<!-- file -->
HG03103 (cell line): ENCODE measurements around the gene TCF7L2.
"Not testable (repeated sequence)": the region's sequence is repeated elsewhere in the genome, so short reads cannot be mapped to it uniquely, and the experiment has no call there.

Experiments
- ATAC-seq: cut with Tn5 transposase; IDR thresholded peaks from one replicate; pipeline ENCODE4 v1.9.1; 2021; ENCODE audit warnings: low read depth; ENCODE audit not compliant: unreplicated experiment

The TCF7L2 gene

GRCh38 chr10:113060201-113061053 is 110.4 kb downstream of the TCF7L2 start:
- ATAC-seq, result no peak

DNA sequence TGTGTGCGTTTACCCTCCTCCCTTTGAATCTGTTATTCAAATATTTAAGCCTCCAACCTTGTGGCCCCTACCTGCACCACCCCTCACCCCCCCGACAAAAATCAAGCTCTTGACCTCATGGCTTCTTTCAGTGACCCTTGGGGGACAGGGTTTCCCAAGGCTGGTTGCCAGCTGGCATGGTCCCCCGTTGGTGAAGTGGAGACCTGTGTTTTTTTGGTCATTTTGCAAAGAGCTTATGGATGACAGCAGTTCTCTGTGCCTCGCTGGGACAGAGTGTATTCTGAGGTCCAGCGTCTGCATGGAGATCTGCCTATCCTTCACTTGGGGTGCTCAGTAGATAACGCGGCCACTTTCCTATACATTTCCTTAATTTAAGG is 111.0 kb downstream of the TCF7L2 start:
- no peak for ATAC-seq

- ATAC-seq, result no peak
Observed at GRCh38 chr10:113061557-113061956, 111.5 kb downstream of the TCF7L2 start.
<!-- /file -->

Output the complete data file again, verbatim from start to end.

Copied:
HG03103 (cell line): ENCODE measurements around the gene TCF7L2.
"Not testable (repeated sequence)": the region's sequence is repeated elsewhere in the genome, so short reads cannot be mapped to it uniquely, and the experiment has no call there.

Experiments
- ATAC-seq: cut with Tn5 transposase; IDR thresholded peaks from one replicate; pipeline ENCODE4 v1.9.1; 2021; ENCODE audit warnings: low read depth; ENCODE audit not compliant: unreplicated experiment

The TCF7L2 gene

GRCh38 chr10:113060201-113061053 is 110.4 kb downstream of the TCF7L2 start:
- ATAC-seq, result no peak

DNA sequence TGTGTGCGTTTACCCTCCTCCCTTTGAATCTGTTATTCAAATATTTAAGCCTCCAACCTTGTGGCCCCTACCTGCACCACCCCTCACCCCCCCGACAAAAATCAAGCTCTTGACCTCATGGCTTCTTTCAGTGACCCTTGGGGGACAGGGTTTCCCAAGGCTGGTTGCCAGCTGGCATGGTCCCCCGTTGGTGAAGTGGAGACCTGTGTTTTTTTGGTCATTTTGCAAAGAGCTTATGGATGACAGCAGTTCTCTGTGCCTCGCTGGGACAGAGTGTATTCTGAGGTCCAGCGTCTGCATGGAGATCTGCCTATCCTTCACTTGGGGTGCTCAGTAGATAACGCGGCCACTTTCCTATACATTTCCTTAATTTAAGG is 111.0 kb downstream of the TCF7L2 start:
- no peak for ATAC-seq

- ATAC-seq, result no peak
Observed at GRCh38 chr10:113061557-113061956, 111.5 kb downstream of the TCF7L2 start.